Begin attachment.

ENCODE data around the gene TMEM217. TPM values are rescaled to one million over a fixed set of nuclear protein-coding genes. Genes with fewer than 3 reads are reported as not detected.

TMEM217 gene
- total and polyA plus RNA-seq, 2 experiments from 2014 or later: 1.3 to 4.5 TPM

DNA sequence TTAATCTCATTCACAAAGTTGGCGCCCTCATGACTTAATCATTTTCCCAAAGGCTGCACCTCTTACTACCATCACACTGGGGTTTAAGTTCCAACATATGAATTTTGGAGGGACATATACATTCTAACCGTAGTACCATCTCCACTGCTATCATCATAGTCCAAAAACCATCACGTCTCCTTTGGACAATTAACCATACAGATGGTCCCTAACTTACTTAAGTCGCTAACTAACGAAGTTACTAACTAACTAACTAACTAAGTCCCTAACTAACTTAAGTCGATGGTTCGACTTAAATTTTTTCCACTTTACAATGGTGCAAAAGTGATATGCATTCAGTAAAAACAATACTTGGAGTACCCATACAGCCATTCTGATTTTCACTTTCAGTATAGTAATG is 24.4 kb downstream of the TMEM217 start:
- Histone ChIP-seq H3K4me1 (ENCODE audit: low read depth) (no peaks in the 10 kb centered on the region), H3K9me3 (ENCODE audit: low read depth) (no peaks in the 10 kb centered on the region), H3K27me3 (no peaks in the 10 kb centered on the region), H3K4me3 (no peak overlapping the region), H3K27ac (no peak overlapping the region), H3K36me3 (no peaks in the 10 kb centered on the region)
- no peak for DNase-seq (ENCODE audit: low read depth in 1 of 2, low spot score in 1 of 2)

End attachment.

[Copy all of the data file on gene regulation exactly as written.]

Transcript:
ENCODE data around the gene TMEM217. TPM values are rescaled to one million over a fixed set of nuclear protein-coding genes. Genes with fewer than 3 reads are reported as not detected.

TMEM217 gene
- total and polyA plus RNA-seq, 2 experiments from 2014 or later: 1.3 to 4.5 TPM

DNA sequence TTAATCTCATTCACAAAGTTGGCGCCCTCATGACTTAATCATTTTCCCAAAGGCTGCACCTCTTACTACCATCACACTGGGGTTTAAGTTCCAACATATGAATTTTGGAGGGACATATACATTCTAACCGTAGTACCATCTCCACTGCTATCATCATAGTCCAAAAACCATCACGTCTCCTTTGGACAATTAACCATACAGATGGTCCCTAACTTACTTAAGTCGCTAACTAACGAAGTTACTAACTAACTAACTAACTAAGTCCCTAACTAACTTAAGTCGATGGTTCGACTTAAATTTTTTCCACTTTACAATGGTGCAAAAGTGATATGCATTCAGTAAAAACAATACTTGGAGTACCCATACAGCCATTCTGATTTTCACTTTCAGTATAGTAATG is 24.4 kb downstream of the TMEM217 start:
- Histone ChIP-seq H3K4me1 (ENCODE audit: low read depth) (no peaks in the 10 kb centered on the region), H3K9me3 (ENCODE audit: low read depth) (no peaks in the 10 kb centered on the region), H3K27me3 (no peaks in the 10 kb centered on the region), H3K4me3 (no peak overlapping the region), H3K27ac (no peak overlapping the region), H3K36me3 (no peaks in the 10 kb centered on the region)
- no peak for DNase-seq (ENCODE audit: low read depth in 1 of 2, low spot score in 1 of 2)